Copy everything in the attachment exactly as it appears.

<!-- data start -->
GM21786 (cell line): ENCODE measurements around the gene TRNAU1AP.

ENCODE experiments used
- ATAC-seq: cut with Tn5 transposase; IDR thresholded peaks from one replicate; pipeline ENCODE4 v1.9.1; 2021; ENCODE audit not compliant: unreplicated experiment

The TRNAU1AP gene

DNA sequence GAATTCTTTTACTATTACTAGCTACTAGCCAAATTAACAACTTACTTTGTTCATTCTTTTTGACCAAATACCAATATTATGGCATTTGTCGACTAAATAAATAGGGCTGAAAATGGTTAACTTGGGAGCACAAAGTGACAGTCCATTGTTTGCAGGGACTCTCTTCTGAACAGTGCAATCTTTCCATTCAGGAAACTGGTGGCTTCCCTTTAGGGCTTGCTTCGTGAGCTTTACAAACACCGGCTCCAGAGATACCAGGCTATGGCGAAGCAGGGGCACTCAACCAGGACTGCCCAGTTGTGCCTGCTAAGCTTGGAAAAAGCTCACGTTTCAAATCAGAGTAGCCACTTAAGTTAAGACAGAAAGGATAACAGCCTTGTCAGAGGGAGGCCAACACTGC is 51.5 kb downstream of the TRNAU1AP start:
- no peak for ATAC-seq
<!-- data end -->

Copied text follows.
GM21786 (cell line): ENCODE measurements around the gene TRNAU1AP.

ENCODE experiments used
- ATAC-seq: cut with Tn5 transposase; IDR thresholded peaks from one replicate; pipeline ENCODE4 v1.9.1; 2021; ENCODE audit not compliant: unreplicated experiment

The TRNAU1AP gene

DNA sequence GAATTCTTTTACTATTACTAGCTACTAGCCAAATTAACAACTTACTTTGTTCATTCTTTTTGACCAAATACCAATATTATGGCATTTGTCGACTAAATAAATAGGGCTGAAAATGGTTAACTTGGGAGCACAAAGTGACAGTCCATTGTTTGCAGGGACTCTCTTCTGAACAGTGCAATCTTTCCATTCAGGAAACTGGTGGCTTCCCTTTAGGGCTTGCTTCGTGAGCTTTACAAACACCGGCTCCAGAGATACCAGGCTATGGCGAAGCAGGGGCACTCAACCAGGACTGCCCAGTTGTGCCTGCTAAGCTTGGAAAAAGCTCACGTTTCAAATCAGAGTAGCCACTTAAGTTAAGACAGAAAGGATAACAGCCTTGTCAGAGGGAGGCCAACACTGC is 51.5 kb downstream of the TRNAU1AP start:
- no peak for ATAC-seq